Tips and Safety
- Skating using
Heelys is no less and no more dangerous than any other (roller) skate.
Well, almost. At the very least, make sure your child learns with an
adult supporting at all times. As soon as they begin to want to push
off on their own, MAKE SURE they wear a helmet and appropriate
elbow and knee protectors. If not, you'll be consoling many a grazed
- Don't get paranoid about Heelys though -
they'll help your child learn better balance and grow in
confidence. Once they've got the hang of it they'll want to dispense
with the protectors and, unless they're practicing tricks and stunts,
it's probably OK to let them go normally dressed. My daughter skates
around all the time when out of school and hasn't fallen over for months,
so I never insist on protective equipment.
- Take seriously the advice about
your child not keeping their feet together. Make sure they're separated
front/back, otherwise your child is heading for a fall. This is
important especially for beginners, and note that, just as with roller
or ice skating, the more confidently the child approaches
Heelys, the better and less frightening their experience will be.
- If you or your child think they're going
too fast to control themselves safely with Heelys, they can simply drop
their toes and quickly walk/run out of the motion. It's very
natural and works well.
- Heelys skaters should pay attention
to the ground they're crossing - especially avoid loose stones, as
these will get lodged in your wheels and jam them up (though easy to
remove). Avoid obvious hazards such as ridges, steps and any other
surface that doesn't look perfectly smooth. Just walk or run for a
while and then roll again when the ground is clear. Oh yes, and avoid
mud and water if possible, if you want your Heelys' wheels to last
longer - the bearings are professionally sealed but eventually water
and mud will get where they're not wanted.
- Some stores are starting to insist now
on Heelys wheels being removed on entry, in case you run into other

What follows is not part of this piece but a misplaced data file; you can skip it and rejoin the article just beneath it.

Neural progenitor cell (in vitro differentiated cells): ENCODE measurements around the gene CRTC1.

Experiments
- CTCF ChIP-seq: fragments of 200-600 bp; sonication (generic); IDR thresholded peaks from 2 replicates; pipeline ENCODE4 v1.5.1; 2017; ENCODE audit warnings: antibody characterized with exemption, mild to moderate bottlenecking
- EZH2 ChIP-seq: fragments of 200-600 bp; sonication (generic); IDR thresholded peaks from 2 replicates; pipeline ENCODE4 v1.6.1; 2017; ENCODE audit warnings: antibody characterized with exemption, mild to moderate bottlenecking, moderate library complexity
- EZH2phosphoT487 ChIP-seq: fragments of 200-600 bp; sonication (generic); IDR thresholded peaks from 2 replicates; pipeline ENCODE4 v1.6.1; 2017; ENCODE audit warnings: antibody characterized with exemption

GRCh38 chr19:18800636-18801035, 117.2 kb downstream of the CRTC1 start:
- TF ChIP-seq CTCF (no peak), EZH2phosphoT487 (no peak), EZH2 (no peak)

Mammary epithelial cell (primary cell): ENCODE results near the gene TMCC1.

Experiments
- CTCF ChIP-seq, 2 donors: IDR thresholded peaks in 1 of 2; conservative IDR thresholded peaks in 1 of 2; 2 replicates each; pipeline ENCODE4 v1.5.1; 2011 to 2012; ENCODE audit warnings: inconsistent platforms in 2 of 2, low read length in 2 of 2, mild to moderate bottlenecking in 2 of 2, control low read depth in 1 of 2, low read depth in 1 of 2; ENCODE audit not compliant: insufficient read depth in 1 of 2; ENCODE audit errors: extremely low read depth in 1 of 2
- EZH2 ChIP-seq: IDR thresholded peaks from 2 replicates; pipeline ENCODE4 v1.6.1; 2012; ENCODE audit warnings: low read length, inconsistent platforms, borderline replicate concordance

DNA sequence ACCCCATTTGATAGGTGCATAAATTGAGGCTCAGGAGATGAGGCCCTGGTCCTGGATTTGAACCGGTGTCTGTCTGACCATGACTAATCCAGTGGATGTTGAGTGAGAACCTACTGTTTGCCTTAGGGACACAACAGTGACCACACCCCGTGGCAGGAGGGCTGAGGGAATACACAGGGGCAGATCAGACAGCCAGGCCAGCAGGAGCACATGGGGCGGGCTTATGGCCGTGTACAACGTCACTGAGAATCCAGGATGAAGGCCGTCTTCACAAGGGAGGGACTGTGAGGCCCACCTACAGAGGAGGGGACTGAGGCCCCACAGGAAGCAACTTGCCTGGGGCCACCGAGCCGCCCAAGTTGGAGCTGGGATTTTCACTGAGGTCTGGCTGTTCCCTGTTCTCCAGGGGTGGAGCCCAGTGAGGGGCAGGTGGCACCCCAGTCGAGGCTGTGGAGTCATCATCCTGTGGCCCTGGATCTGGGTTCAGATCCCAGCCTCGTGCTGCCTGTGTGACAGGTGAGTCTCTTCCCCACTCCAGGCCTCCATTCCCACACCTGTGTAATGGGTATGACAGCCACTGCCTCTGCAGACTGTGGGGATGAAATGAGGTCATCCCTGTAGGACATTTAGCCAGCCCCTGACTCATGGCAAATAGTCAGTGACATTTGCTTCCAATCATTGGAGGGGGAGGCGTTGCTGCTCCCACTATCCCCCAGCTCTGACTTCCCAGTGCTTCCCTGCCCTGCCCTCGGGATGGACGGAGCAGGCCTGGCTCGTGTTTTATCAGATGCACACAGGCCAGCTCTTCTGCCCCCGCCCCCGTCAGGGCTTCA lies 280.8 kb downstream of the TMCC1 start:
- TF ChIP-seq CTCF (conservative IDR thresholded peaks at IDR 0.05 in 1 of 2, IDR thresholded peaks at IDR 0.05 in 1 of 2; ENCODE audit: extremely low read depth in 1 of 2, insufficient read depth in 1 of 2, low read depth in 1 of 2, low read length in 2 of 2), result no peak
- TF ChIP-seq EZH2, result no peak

shoppers or damage floors. Neither are likely to happen(!), but you
have to comply. After knackering my fingers trying to get the wheels
out of my daughter's Heelys, I can thoroughly recommend getting the
small and inexpensive ($5, £3) plug extractor tool - it's
designed to get the wheel replacement plugs out, but it can also help
getting the wheels out in the first place!
- Along similar lines, save your hands by
not bashing the wheels back in with your fists. Instead, place
the wheels roughly in place and then slam the heels down firmly on the
floor - you'll hear the clicks as the axles locate pasts their detents.
- When out in public, the Heelys
skater should be prepared to stop and answer questions from amazed
onlookers - Heelys (in my experience) can be a bit of a jaw dropper!!
In addition to the tips above, see the 'How
to' Heelys video in the Gallery page.
The Generations guide to
||Absolutely perfect, your son or
daughter will learn balance (very quickly) and have ENORMOUS fun
||Still a great idea for generally
getting around, although your street cred might suffer if you start
wearing them around the pubs and clubs
||Aren't you getting a bit old for
this? Heelys are still great for the odd spot of R&R though. And
besides, you've now got the disposable income to BUY a pair 8-)
||Be careful. At first it seems like a
good idea that will help you keep fit. But then you'll take a few
tumbles, your coordination isn't what it once was, and you'll end up
putting your back out and spending a fortnight in bed
||No way. Youll break a hip. Or a leg.
Or your skull! DON'T DO IT!
The Black Venture model